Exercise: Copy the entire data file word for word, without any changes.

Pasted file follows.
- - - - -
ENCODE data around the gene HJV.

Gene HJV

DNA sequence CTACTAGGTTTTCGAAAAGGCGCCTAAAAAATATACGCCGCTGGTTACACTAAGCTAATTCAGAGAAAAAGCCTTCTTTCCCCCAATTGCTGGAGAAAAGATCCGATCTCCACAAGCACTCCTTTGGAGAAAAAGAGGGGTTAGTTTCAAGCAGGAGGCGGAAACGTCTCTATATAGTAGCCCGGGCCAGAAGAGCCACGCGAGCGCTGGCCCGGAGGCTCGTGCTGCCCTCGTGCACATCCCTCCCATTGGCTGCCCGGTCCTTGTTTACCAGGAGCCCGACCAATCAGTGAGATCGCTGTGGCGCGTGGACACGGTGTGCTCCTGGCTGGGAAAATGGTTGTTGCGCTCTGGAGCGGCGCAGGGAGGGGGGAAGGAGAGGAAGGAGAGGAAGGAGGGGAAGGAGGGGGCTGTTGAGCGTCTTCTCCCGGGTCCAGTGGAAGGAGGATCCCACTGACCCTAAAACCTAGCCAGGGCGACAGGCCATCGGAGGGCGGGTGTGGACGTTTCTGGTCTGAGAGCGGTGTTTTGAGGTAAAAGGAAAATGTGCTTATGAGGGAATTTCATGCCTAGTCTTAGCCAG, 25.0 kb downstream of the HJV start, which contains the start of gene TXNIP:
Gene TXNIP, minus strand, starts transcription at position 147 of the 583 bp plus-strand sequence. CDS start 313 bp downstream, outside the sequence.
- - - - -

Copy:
ENCODE data around the gene HJV.

Gene HJV

DNA sequence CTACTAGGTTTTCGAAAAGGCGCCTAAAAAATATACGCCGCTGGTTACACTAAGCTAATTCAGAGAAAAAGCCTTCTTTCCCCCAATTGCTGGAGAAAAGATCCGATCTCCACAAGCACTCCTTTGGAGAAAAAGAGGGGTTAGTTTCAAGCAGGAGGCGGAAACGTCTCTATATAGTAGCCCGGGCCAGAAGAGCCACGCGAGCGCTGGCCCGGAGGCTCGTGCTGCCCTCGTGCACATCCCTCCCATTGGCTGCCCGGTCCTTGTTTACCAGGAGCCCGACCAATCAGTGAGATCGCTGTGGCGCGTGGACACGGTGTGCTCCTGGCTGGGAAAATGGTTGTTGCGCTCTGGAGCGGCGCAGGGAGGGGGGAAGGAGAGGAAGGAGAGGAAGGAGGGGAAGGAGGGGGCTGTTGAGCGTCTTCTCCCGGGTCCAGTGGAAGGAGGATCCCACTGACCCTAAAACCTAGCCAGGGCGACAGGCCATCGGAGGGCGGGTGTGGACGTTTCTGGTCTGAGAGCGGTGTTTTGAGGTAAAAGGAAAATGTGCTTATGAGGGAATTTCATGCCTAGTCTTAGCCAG, 25.0 kb downstream of the HJV start, which contains the start of gene TXNIP:
Gene TXNIP, minus strand, starts transcription at position 147 of the 583 bp plus-strand sequence. CDS start 313 bp downstream, outside the sequence.